Count carbon the cheap way

A handy instrument to measure soot level in the air

By Dinsa Sachan
Published: Sunday 31 July 2011

imageMONITORING air pollution just got simpler. A handy and low-cost instrument has been developed for researchers to measure and analyse soot level in the air.

Soot, or black carbon, is the second biggest contributor to global warming after carbon dioxide. It is released in the air by incomplete combustion of firewood, dung and diesel. The instrument comprises a quartz filter and a reference scale. The filter changes colour when soot particles deposit on it. Darker the filter, greater is the soot deposition. The user can click the image of the instrument and email it to a central server where researchers analyse the data. A cellphone can be used to make the process simple.

Nithya Ramanathan, professor of computer science at University of California, Los Angeles, developed the instrument after teaming up with a California-based non-profit Nexleaf. The instrument has stood the test twice: in urban areas of California and a village in the interiors of central India. The results were compared with the results attained by the standard carbon detection method. Both were similar. The study will be published in the journal Atmospheric Environment.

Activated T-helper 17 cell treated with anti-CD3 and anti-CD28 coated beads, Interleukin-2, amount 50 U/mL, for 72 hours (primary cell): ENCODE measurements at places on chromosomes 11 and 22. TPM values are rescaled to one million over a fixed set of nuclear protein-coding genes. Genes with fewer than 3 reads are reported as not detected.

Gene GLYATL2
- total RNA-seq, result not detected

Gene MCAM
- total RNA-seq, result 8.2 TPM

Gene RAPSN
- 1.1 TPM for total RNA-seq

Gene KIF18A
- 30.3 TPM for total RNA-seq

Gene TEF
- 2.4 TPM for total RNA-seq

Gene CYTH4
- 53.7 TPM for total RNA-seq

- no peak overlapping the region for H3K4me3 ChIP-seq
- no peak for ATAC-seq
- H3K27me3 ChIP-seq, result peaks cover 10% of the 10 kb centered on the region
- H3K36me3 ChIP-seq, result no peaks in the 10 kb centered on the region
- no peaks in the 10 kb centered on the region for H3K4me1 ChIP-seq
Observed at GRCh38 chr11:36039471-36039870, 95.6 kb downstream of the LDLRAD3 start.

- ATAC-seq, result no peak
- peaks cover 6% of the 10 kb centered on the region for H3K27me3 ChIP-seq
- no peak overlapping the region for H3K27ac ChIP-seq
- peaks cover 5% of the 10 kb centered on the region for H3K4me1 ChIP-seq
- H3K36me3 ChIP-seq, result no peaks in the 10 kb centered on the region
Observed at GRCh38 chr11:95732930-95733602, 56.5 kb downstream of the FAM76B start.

The instrument has also secured a nod from the Environment Protection Agency (EPA) in the US. “Scientists spend thousands of dollars to get precise measurement,” says Ramanathan. But this instrument costs just about US $600. The one-time use of filter costs US $1.20. It is likely to be available in the market within two years.

Tim Watkins, who works with EPA’s air, climate and research programme, says such devices “can help people reduce their exposure to air pollutants”.

Black carbon expert Dane Westerdahl, however, is unsure about its accuracy. A researcher at Cornell University, Westerdahl has measured soot and other polluting particles using conventional methods. “The researchers have not demonstrated that the instrument will produce high quality data. This is because the experiments are not in-depth and are just proof of concept,” he says. “It is far more important to use instruments that have known and accepted performance than focus on cost and apparent ease of use. Selection of instruments depends on a combination of need and cost,” he says.

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